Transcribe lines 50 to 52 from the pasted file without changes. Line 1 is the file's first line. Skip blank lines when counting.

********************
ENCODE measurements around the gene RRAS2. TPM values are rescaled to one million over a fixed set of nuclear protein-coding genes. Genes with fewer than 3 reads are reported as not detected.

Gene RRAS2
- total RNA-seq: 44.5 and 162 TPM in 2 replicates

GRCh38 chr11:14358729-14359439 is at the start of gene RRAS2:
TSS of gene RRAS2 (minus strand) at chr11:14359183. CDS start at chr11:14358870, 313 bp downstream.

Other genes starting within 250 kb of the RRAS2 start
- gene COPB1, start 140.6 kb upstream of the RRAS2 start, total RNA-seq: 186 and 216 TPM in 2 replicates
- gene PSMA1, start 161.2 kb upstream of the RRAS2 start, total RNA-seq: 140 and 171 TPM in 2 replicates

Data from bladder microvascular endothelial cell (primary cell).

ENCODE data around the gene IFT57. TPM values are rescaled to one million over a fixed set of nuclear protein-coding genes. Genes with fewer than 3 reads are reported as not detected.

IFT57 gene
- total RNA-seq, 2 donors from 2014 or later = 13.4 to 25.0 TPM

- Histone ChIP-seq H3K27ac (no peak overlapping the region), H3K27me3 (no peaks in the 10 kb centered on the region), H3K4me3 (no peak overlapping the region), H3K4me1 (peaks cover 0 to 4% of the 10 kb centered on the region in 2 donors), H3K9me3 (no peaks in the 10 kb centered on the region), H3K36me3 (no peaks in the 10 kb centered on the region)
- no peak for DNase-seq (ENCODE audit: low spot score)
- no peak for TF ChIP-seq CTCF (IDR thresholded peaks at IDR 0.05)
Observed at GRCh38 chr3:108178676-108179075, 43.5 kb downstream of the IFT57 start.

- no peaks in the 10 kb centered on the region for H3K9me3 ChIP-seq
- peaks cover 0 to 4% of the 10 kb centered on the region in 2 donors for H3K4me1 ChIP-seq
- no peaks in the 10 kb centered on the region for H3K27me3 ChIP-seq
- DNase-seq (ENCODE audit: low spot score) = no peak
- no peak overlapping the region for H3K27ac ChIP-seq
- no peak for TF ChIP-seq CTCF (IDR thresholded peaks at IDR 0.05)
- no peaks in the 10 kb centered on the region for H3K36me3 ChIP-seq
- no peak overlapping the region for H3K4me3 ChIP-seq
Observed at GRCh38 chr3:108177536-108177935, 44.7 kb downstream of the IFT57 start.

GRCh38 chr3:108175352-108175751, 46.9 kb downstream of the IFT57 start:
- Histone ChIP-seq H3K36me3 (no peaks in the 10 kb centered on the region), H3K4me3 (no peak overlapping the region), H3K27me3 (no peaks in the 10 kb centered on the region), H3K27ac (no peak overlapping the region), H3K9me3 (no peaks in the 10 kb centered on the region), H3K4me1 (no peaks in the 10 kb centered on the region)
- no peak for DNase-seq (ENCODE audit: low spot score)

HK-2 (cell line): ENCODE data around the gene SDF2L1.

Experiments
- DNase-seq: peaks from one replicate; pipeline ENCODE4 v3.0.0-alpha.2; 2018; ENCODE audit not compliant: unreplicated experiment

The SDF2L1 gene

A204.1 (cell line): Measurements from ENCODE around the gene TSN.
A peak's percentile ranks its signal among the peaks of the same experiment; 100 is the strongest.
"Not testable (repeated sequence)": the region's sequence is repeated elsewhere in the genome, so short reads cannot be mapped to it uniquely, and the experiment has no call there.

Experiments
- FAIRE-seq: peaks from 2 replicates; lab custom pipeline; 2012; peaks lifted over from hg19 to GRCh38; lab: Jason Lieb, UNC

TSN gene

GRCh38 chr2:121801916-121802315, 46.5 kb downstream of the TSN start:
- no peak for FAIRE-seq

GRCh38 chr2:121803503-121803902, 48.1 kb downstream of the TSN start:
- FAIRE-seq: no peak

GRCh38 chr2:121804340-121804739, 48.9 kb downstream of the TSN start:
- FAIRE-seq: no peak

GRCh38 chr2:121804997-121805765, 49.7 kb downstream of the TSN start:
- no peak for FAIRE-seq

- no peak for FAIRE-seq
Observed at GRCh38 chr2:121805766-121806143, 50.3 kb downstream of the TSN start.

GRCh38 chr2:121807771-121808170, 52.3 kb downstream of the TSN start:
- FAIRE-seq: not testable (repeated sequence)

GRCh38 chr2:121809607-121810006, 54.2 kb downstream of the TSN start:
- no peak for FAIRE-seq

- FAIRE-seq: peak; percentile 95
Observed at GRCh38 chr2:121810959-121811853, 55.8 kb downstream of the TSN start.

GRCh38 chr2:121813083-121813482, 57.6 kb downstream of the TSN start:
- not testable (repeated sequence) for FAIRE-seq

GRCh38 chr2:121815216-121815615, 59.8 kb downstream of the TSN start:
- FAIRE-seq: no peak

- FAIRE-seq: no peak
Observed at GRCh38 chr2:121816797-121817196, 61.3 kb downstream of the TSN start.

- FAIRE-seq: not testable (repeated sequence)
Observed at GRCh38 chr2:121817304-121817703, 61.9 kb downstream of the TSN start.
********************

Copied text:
- FAIRE-seq: not testable (repeated sequence)

GRCh38 chr2:121809607-121810006, 54.2 kb downstream of the TSN start:
- no peak for FAIRE-seq